In addition to the potential for creating a neurotic obsession around calories, there's also a high chance of user error when it comes to measuring and weighing food. Is it weighed raw, or cooked? What if there's a bunch of ingredients combined together? Do I need to track the glass of iced tea I had? The accuracy of many people's food logs is questionable at best, so how valuable is the data really?
There are plenty of ways to measure progress beyond how many grams of protein someone is eating. If we simply focus on good food choices, the rest will take care of itself.
The Middle Ground
There are valid points made on both sides of the calorie counting argument. It's accurate to say there is a high likelihood of user error when it comes to weighing and measuring food, especially if someone is new to the practice. In addition, tracking can trigger very real feelings of discomfort and anxiety for some people.
It's also accurate to say that most people have no idea how many calories they're consuming on a daily basis, and may also be uninformed when it comes to the caloric density and macronutrient breakdown of many foods.
Research has shown that our recall of what we've eaten is generally very poor, and we tend to significantly underestimate the amount of calories we've actually consumed. Were you aware that a single ounce of almonds (about a small palm full) contains 165 calories? Most people aren't, and these are the types of realizations that can be made fairly quickly once someone begins tracking their intake.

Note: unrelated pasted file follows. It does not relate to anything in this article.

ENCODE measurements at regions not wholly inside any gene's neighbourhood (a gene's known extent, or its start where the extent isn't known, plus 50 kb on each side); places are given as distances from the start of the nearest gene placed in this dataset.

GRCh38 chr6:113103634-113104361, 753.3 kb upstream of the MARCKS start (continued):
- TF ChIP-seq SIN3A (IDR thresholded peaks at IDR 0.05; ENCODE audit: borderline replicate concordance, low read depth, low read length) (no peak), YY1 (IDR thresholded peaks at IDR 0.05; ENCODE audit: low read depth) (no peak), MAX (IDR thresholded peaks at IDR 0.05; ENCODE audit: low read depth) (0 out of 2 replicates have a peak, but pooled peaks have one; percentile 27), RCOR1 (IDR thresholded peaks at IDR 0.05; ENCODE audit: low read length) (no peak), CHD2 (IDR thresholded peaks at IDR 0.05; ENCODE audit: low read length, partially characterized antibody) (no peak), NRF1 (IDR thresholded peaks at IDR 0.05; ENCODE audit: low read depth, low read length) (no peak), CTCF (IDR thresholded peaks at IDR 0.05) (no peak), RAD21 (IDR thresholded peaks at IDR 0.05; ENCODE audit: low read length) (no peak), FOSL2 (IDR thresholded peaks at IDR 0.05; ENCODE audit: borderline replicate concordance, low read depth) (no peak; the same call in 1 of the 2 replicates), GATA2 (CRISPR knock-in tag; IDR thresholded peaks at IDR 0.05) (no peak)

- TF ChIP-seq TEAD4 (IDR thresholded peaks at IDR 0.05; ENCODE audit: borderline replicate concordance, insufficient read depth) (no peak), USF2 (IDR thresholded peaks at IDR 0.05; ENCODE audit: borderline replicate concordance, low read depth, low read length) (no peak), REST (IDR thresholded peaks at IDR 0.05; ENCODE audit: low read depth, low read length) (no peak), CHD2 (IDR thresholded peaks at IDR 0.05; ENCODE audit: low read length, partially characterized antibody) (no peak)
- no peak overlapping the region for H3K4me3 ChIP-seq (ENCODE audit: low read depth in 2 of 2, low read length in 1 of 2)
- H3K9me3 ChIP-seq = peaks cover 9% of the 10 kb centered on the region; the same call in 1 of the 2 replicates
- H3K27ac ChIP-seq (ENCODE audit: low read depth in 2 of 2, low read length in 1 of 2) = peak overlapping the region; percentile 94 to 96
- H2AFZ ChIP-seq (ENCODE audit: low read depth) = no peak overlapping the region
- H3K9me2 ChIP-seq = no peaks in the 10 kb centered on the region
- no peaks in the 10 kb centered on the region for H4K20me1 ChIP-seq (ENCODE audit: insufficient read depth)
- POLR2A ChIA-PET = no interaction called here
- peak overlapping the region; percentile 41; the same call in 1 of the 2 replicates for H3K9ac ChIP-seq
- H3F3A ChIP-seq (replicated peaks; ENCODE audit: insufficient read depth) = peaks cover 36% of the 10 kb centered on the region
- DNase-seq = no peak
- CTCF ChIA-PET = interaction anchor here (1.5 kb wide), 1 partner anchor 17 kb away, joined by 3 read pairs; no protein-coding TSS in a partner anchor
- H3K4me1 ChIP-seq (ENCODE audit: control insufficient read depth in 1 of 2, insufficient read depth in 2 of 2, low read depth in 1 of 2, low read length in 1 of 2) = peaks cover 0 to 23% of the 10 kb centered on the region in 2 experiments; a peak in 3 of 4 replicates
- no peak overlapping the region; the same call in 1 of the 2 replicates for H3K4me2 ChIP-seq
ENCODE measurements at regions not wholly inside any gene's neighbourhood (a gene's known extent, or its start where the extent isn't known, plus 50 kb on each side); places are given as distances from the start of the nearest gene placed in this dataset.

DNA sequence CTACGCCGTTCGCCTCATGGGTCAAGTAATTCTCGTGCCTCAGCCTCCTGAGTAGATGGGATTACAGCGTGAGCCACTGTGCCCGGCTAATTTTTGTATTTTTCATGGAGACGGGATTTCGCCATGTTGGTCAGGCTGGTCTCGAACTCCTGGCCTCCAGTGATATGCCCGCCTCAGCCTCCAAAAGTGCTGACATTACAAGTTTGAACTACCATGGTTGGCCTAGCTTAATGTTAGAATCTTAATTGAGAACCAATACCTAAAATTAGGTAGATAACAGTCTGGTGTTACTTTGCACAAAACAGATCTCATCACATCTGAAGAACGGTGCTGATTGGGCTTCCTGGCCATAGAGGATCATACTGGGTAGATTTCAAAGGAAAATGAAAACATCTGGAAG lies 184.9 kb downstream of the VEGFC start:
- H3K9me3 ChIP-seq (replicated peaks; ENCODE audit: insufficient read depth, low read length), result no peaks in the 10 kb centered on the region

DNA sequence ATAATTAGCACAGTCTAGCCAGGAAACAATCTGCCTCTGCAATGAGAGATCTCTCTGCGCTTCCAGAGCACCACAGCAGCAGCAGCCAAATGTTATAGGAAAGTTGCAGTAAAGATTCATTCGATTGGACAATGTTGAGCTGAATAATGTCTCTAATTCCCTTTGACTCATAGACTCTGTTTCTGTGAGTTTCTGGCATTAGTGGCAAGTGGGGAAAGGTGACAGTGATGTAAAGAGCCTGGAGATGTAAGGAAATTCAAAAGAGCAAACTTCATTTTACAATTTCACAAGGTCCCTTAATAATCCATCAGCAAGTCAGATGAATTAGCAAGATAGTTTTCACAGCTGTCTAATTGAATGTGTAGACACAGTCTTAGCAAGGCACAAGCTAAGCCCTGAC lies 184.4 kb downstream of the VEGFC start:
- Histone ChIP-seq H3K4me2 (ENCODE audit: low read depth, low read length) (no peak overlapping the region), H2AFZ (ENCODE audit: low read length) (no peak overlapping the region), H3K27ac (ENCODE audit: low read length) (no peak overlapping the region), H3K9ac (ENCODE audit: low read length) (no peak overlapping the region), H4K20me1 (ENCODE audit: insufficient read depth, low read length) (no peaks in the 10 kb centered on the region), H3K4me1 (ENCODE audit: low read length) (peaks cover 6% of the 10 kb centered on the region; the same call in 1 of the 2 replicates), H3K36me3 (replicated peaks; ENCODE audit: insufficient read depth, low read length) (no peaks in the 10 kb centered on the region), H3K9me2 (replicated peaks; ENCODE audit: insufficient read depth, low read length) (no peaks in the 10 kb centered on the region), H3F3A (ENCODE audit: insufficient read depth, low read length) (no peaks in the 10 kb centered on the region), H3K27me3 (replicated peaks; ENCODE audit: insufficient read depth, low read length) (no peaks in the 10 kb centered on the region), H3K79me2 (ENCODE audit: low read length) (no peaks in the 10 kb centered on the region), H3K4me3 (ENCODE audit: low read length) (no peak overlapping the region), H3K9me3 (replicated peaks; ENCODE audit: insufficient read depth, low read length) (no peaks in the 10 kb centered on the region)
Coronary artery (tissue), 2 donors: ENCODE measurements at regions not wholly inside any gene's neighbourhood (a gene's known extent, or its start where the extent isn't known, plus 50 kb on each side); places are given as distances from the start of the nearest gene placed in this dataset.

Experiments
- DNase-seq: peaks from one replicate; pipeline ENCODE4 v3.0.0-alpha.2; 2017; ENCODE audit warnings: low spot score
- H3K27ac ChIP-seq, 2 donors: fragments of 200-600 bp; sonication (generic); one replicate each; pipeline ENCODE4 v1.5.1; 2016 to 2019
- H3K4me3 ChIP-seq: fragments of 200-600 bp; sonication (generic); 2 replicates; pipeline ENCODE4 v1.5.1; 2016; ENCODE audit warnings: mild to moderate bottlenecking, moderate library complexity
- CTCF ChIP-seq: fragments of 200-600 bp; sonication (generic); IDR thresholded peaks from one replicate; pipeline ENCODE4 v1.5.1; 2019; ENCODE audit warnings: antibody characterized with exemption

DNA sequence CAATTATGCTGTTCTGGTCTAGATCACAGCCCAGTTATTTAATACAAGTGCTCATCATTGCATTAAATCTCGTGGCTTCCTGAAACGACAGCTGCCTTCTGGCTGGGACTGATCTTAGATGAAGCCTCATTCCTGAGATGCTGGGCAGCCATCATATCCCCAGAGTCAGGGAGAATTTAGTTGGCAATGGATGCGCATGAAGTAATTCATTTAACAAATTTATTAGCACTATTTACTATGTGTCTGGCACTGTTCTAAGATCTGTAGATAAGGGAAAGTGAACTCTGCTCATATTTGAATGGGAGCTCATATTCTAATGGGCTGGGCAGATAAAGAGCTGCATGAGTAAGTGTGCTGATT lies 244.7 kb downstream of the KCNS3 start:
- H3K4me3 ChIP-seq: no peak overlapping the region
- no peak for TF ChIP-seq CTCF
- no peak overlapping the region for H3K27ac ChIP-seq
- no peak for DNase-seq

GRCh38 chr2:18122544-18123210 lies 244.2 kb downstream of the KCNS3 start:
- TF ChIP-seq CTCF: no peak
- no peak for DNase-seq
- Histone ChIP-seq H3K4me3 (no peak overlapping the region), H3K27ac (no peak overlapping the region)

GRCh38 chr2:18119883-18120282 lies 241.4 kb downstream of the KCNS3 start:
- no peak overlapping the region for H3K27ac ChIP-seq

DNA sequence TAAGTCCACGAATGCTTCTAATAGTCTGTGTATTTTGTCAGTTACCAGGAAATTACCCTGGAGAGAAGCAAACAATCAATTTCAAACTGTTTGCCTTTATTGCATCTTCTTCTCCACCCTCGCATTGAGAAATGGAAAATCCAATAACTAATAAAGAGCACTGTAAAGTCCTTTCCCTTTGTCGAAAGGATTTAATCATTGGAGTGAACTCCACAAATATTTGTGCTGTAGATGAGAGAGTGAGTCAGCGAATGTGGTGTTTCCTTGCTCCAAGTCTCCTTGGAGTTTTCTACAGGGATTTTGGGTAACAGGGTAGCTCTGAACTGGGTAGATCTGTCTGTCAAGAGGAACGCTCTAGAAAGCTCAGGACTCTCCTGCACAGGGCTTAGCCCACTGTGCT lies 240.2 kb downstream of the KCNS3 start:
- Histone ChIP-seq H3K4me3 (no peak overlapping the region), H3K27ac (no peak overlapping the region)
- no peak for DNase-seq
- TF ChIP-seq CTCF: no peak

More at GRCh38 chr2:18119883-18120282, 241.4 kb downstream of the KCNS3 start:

Having the numbers right in front of us in black and white quickly increases our awareness of what we're eating, even with inaccuracies in tracking. It allows us to make much more educated adjustments, and course correct faster when we begin to veer off track.
The manner in which food tracking is framed can be the difference between it being burdensome or enlightening. If tracking is viewed as a temporary exercise to help make targeted corrections and build sound intuition around food choices and portion size, its value becomes obvious.
Can someone continue to track indefinitely? Of course, but the goal should be to get to the point where one can largely eat intuitively, and continue to maintain their health. Tracking can always be reintroduced later as a tool to dial things in if someone has specific goals they're looking to reach.
It's also important to keep in mind that nailing your daily calorie or macro goals is not the end all, be all measure of progress. Tracking is simply one of several objective progress indicators we may look to (in addition to body weight, body fat percentage, etc) to ensure we're moving in the right direction. Subjective progress measures like energy levels, sleep quality, mood, and how clothing fits are all valid as well and should be considered alongside objective measures.
So if calorie counting sounds like your own personal nightmare, perhaps this will help you see it from a different perspective. When it comes to tracking, hold on loosely, but don't let go.
If you cling too tightly…1980s music fans, you know the rest.